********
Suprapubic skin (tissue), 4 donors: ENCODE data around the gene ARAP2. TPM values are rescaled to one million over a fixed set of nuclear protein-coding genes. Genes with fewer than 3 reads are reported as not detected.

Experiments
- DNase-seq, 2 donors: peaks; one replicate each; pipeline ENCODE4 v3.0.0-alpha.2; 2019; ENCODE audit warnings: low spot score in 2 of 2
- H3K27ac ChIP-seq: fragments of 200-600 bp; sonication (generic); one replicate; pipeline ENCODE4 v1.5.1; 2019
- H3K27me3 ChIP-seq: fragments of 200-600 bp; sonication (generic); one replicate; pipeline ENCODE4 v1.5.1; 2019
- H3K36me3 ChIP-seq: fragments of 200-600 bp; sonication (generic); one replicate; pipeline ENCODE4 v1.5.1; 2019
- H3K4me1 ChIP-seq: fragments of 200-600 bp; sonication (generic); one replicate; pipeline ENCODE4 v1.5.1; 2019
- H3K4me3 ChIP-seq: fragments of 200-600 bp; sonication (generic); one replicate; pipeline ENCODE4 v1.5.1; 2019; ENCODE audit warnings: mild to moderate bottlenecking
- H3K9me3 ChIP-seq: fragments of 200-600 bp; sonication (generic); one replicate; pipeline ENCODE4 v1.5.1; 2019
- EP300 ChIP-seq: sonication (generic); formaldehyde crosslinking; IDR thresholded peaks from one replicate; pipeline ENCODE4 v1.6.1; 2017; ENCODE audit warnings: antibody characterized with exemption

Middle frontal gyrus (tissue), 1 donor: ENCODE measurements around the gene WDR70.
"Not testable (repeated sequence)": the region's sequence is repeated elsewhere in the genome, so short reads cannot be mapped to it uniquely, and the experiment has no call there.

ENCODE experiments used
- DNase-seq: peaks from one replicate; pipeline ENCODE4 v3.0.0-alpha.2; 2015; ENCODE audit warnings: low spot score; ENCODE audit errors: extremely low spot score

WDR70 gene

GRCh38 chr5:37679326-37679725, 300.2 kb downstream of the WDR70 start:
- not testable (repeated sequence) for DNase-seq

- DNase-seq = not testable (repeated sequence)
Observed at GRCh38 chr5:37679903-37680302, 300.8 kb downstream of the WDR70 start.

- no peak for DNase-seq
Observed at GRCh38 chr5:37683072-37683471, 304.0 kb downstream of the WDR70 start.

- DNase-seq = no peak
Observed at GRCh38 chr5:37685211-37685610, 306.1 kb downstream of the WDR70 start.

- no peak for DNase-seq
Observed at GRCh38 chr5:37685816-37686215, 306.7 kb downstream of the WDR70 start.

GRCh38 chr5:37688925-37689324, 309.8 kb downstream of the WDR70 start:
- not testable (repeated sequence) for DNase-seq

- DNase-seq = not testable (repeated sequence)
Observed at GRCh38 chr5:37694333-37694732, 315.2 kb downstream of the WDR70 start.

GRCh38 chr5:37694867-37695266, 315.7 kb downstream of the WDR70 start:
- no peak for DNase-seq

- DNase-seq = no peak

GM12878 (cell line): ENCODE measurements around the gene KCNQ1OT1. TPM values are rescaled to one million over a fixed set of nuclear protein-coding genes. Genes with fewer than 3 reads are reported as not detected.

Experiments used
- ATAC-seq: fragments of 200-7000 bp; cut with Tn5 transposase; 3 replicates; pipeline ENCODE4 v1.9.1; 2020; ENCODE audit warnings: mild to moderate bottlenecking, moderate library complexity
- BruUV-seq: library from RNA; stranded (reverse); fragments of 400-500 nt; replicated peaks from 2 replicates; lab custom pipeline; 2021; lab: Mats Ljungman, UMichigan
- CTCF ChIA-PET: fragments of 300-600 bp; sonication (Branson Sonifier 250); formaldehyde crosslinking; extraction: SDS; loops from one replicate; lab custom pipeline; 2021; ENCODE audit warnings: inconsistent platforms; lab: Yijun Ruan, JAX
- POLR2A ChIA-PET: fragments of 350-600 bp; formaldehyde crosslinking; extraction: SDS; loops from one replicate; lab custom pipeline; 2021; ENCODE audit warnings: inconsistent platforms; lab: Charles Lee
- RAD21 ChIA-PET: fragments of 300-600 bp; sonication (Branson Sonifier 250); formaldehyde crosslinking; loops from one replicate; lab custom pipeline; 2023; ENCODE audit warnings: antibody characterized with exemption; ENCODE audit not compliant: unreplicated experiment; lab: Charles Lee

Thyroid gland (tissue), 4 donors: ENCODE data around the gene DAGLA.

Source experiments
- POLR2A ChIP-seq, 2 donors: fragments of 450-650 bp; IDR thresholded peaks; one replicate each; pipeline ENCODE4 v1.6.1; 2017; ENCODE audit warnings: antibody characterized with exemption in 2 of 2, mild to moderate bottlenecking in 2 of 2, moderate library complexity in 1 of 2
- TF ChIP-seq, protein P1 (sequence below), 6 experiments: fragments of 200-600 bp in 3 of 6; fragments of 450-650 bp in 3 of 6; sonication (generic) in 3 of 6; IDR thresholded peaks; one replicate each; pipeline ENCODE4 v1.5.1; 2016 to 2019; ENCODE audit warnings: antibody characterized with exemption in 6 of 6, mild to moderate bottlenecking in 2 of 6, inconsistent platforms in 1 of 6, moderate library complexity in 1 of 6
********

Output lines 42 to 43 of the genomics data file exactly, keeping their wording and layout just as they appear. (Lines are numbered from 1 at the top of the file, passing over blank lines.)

- POLR2A ChIP-seq, 2 donors: fragments of 450-650 bp; IDR thresholded peaks; one replicate each; pipeline ENCODE4 v1.6.1; 2017; ENCODE audit warnings: antibody characterized with exemption in 2 of 2, mild to moderate bottlenecking in 2 of 2, moderate library complexity in 1 of 2
- TF ChIP-seq, protein P1 (sequence below), 6 experiments: fragments of 200-600 bp in 3 of 6; fragments of 450-650 bp in 3 of 6; sonication (generic) in 3 of 6; IDR thresholded peaks; one replicate each; pipeline ENCODE4 v1.5.1; 2016 to 2019; ENCODE audit warnings: antibody characterized with exemption in 6 of 6, mild to moderate bottlenecking in 2 of 6, inconsistent platforms in 1 of 6, moderate library complexity in 1 of 6